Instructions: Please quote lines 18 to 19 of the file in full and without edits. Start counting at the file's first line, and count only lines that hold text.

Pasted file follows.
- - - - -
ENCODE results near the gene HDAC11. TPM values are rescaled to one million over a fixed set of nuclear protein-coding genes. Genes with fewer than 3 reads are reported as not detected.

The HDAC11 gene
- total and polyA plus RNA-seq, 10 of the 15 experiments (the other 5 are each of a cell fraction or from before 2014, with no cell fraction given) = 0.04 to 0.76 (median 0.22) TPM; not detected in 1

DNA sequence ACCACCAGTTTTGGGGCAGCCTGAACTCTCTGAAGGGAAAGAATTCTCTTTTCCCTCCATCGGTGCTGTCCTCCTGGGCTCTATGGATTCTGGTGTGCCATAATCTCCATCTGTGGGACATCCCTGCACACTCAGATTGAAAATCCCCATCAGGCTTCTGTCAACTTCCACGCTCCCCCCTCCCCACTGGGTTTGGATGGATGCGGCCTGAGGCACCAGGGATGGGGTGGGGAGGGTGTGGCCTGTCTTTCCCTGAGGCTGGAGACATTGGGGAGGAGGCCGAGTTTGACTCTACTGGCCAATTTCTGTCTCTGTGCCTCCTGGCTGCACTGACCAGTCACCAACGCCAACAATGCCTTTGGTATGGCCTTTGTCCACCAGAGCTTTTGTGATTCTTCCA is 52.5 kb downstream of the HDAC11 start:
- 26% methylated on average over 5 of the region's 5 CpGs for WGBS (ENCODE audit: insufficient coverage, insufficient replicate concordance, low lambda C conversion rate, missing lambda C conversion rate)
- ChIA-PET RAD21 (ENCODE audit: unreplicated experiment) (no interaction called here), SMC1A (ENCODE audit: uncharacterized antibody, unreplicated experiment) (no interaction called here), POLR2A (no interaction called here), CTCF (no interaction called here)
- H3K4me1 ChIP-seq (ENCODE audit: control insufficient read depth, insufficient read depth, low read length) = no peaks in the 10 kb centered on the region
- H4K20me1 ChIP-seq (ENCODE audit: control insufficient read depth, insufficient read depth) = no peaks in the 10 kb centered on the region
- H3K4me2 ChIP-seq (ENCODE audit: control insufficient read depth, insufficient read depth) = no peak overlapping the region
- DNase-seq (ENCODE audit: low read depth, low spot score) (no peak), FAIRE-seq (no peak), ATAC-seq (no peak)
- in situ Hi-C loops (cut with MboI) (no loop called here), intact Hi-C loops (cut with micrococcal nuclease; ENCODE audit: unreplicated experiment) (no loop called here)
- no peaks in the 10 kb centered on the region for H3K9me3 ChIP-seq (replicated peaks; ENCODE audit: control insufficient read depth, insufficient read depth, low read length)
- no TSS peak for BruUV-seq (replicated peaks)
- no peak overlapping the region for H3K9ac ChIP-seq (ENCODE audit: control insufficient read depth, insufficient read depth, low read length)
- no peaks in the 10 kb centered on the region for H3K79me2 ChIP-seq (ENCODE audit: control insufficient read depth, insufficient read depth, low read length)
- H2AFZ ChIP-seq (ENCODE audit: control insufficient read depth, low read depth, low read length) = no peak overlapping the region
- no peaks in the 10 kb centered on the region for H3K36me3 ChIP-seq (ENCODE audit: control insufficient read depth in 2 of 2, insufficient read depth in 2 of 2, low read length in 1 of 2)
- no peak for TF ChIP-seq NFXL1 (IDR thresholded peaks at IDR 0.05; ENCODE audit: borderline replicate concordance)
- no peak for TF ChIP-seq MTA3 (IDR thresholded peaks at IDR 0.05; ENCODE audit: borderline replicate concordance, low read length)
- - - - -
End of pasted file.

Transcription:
- no peak for TF ChIP-seq NFXL1 (IDR thresholded peaks at IDR 0.05; ENCODE audit: borderline replicate concordance)
- no peak for TF ChIP-seq MTA3 (IDR thresholded peaks at IDR 0.05; ENCODE audit: borderline replicate concordance, low read length)